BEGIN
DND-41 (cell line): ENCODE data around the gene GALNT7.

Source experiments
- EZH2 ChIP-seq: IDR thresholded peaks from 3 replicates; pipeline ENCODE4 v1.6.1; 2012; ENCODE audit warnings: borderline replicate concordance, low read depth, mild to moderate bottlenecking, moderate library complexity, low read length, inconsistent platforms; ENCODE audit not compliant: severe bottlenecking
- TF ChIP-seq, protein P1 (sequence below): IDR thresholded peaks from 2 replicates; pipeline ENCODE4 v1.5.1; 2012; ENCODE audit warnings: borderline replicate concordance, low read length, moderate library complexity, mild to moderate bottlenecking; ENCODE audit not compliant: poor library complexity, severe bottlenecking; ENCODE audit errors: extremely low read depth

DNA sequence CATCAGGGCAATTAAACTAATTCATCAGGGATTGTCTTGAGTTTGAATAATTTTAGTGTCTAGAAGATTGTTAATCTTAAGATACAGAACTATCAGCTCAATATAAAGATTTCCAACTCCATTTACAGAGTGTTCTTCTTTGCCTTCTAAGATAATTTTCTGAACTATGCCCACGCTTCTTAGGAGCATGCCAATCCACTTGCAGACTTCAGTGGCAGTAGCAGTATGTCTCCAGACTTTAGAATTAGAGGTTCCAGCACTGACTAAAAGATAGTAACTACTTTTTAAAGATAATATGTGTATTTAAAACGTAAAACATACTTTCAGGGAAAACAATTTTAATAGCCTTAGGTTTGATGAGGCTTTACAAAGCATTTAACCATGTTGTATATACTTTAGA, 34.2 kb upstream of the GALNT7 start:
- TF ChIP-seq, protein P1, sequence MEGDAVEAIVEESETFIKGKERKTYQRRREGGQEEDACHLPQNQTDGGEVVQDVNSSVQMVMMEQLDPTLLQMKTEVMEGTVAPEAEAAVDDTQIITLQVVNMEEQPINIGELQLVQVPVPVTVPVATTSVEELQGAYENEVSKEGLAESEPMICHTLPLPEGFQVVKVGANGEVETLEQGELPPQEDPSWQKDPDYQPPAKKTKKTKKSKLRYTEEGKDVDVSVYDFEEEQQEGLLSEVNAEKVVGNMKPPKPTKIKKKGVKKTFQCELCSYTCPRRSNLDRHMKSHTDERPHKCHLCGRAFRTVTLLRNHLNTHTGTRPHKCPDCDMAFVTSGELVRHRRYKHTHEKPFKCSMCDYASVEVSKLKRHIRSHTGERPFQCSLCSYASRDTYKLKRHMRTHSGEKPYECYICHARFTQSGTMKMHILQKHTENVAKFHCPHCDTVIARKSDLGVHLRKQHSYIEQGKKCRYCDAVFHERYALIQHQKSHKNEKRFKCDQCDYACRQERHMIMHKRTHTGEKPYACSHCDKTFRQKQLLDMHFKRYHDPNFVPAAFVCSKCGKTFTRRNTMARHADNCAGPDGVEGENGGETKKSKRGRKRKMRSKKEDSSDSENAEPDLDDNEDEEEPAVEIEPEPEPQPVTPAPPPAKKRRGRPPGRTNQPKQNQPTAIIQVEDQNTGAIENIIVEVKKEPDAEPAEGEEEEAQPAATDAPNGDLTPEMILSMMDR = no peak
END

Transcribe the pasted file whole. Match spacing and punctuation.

DND-41 (cell line): ENCODE data around the gene GALNT7.

Source experiments
- EZH2 ChIP-seq: IDR thresholded peaks from 3 replicates; pipeline ENCODE4 v1.6.1; 2012; ENCODE audit warnings: borderline replicate concordance, low read depth, mild to moderate bottlenecking, moderate library complexity, low read length, inconsistent platforms; ENCODE audit not compliant: severe bottlenecking
- TF ChIP-seq, protein P1 (sequence below): IDR thresholded peaks from 2 replicates; pipeline ENCODE4 v1.5.1; 2012; ENCODE audit warnings: borderline replicate concordance, low read length, moderate library complexity, mild to moderate bottlenecking; ENCODE audit not compliant: poor library complexity, severe bottlenecking; ENCODE audit errors: extremely low read depth

DNA sequence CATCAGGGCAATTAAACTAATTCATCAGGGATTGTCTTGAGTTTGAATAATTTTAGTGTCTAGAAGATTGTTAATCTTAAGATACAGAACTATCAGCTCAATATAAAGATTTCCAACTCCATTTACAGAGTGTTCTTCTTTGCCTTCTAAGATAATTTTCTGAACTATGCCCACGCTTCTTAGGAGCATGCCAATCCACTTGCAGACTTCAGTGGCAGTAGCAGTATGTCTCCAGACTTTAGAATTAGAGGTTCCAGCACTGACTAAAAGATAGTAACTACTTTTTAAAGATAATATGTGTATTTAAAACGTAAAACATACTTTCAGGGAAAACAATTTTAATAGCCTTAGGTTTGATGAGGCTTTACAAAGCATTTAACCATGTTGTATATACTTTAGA, 34.2 kb upstream of the GALNT7 start:
- TF ChIP-seq, protein P1, sequence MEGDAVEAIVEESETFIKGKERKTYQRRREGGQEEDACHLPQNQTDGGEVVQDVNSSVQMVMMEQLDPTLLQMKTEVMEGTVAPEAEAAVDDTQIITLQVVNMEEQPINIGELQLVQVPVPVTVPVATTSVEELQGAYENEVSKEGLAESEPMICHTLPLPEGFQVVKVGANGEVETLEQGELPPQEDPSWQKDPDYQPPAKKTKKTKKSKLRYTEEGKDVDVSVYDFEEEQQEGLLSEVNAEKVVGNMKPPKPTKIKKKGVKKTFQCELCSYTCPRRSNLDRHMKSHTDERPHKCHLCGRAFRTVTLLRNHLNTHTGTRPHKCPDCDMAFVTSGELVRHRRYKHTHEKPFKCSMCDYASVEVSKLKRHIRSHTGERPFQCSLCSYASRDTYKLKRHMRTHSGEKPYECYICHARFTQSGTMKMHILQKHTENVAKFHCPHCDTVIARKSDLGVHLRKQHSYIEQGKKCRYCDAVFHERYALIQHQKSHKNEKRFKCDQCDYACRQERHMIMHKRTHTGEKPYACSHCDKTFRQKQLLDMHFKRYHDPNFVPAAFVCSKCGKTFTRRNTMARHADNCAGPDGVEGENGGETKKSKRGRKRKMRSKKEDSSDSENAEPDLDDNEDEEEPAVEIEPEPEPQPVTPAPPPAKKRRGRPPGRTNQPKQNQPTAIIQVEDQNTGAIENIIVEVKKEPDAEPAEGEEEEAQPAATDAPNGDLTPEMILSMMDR = no peak